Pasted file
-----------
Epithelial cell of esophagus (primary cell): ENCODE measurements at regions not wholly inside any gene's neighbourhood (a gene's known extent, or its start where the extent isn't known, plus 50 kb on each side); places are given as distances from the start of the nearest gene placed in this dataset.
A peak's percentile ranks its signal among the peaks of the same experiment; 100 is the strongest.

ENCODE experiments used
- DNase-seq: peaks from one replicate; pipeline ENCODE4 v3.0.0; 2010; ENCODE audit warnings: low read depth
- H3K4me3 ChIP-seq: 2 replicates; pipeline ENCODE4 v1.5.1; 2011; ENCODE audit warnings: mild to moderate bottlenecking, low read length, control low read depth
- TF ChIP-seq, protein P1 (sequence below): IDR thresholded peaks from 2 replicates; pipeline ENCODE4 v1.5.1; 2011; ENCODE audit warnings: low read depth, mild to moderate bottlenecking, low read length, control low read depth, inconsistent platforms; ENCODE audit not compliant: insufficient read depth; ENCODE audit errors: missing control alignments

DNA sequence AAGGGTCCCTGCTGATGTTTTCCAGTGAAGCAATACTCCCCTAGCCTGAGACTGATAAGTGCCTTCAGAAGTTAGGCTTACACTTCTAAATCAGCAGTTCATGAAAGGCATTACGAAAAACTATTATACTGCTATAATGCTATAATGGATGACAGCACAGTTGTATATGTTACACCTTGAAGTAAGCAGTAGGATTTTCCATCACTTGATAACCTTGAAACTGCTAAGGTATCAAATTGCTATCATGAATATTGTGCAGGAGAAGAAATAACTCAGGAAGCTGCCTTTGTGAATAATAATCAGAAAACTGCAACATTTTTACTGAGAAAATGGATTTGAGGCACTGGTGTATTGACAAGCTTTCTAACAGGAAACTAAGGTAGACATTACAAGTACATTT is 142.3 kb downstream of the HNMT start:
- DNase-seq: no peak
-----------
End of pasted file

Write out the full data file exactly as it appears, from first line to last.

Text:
Epithelial cell of esophagus (primary cell): ENCODE measurements at regions not wholly inside any gene's neighbourhood (a gene's known extent, or its start where the extent isn't known, plus 50 kb on each side); places are given as distances from the start of the nearest gene placed in this dataset.
A peak's percentile ranks its signal among the peaks of the same experiment; 100 is the strongest.

ENCODE experiments used
- DNase-seq: peaks from one replicate; pipeline ENCODE4 v3.0.0; 2010; ENCODE audit warnings: low read depth
- H3K4me3 ChIP-seq: 2 replicates; pipeline ENCODE4 v1.5.1; 2011; ENCODE audit warnings: mild to moderate bottlenecking, low read length, control low read depth
- TF ChIP-seq, protein P1 (sequence below): IDR thresholded peaks from 2 replicates; pipeline ENCODE4 v1.5.1; 2011; ENCODE audit warnings: low read depth, mild to moderate bottlenecking, low read length, control low read depth, inconsistent platforms; ENCODE audit not compliant: insufficient read depth; ENCODE audit errors: missing control alignments

DNA sequence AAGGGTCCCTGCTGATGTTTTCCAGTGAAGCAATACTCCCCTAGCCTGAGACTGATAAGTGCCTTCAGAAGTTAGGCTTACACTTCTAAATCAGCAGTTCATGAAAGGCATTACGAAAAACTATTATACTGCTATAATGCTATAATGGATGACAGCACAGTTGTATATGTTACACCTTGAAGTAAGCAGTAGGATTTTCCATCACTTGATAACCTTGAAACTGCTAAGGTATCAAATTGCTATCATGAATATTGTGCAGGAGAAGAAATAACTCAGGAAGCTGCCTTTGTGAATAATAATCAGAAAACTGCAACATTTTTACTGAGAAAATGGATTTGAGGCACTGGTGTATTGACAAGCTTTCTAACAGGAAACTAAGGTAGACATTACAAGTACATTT is 142.3 kb downstream of the HNMT start:
- DNase-seq: no peak